Test Your Ringworm IQ

Alan used to have ringworm. Now he's infection-free and living the good life in a home of his own!

Alan used to have ringworm. Now he’s infection-free and living the good life in a home of his own!

What comes to mind when you hear the word “Ringworm”? Did you think “Eww,” “No way!” or “Worms are gross”? If so, you aren’t the only one! But do you know the real facts? Answer the questions below to test your Ringworm IQ!


____ Ringworm really is a worm.

False. “Ringworm” is a misnomer: it’s not a worm at all! Dermatophytosis is a minor infection (similar to athlete’s foot) caused by the fungus M. Canis. It got its nickname because it often presents as a round, hairless region. Originally, people thought it looked like a worm just because of its shape.

____ Ringworm is life-threatening.

False: This condition is not fatal, or even painful. It’s also self-limiting, meaning that it won’t spread across the cat’s whole body. (It usually presents itself as hairless patches on and around the ears, paws or toes.)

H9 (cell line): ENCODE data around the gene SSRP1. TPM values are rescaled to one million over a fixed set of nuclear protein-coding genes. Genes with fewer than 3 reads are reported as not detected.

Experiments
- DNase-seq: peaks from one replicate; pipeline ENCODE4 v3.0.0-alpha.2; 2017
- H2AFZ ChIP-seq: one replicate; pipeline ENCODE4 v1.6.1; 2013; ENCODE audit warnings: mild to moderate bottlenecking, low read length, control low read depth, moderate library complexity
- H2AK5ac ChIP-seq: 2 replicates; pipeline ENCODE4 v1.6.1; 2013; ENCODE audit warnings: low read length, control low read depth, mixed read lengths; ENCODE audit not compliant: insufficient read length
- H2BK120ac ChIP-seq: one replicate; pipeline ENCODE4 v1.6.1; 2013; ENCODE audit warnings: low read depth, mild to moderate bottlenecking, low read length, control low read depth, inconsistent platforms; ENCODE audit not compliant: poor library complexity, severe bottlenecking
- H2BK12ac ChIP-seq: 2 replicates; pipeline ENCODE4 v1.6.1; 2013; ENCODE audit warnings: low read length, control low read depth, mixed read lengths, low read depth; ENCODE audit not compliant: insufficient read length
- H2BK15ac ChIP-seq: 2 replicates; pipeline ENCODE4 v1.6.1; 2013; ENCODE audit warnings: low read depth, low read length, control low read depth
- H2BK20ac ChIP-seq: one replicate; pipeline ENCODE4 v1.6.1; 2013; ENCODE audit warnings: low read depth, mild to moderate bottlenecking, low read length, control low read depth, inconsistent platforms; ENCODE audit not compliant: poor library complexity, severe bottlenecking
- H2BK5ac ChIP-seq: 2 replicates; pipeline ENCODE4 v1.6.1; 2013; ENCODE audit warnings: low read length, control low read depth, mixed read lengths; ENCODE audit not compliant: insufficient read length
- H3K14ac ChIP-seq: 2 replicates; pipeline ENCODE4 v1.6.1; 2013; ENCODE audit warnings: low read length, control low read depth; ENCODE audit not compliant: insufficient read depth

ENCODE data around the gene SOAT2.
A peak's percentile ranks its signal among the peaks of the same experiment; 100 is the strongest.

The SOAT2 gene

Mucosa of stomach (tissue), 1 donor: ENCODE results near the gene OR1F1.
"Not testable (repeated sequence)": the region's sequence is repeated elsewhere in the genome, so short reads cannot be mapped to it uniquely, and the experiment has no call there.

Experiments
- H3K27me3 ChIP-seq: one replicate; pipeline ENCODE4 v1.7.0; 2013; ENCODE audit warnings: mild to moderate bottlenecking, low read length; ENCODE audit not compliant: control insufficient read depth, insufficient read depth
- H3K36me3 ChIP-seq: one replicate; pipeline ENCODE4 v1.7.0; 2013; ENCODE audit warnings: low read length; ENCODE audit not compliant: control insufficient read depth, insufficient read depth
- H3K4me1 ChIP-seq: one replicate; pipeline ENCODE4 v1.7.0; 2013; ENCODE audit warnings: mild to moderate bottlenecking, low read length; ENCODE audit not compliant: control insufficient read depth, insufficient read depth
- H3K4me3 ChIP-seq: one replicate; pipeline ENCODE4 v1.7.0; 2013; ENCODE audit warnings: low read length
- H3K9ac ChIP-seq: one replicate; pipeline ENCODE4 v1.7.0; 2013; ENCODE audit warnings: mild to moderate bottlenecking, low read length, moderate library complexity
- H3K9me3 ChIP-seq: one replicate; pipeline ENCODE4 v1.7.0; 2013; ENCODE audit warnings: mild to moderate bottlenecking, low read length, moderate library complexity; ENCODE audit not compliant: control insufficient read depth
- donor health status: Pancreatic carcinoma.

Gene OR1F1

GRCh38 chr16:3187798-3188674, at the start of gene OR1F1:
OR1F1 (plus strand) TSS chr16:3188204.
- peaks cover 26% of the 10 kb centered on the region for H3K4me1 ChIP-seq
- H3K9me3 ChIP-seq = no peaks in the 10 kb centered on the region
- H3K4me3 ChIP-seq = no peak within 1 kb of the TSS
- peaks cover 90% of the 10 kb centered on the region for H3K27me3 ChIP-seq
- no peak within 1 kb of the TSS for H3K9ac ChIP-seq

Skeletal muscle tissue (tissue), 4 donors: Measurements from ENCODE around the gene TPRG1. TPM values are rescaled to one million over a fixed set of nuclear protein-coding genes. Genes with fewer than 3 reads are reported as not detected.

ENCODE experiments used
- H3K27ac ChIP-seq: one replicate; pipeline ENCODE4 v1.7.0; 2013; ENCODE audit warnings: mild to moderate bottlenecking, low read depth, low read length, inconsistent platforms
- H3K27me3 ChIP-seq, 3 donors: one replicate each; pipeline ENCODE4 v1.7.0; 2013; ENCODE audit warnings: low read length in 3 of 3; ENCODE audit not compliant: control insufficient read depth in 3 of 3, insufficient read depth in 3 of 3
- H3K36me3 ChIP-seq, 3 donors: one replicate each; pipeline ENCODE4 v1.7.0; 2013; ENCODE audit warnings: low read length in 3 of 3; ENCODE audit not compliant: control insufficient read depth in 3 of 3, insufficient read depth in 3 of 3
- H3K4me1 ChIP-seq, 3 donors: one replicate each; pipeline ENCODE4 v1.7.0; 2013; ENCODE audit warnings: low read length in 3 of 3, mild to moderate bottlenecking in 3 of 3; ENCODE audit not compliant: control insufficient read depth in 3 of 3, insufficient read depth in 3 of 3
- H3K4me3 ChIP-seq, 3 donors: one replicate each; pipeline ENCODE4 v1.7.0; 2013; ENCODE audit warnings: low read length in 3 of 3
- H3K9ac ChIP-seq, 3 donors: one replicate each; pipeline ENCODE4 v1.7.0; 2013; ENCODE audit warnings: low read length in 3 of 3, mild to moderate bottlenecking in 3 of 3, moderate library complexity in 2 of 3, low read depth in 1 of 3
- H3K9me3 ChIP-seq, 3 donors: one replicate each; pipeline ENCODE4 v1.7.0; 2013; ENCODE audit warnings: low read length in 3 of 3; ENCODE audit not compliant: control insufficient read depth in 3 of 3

Rescued kitty Jolie used to have ringworm. She's so glad she got a second chance!

Rescued kitty Jolie used to have ringworm. She’s so glad she got a second chance!

____ Cats with ringworm are often euthanized in some shelters.

True. Sadly, many shelters euthanize cats who test positive if they don’t have the resources or the space to keep them long enough. It can take several weeks—if not months—to effectively treat a feline. With time and care, though, these cats could make a full recovery and lead long, happy lives. We are committed to treating this condition: when we take in ringworm cat at Seattle Area Feline Rescue, we are giving safety to an animal who has run out of other options.

____ Humans can catch ringworm from cats.

True. It’s one of the few “zoonotic” diseases that can pass from animals to humans. If a human catches it, it’s an annoying but minor condition which can be treated with an over-the-counter anti-fungal cream.  HOWEVER… when a cat tests positive, we start an extensive treatment process including oral medication and medicated baths. The feline is not placed for adoption until it has finished treatment and tested negative for ringworm.

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Now that you know the facts, you don’t need to think “Ewww” anymore. Instead, just picture a cute little set of whiskers like Alan or Jolie! Infection is temporary; love from a feline companion is forever.

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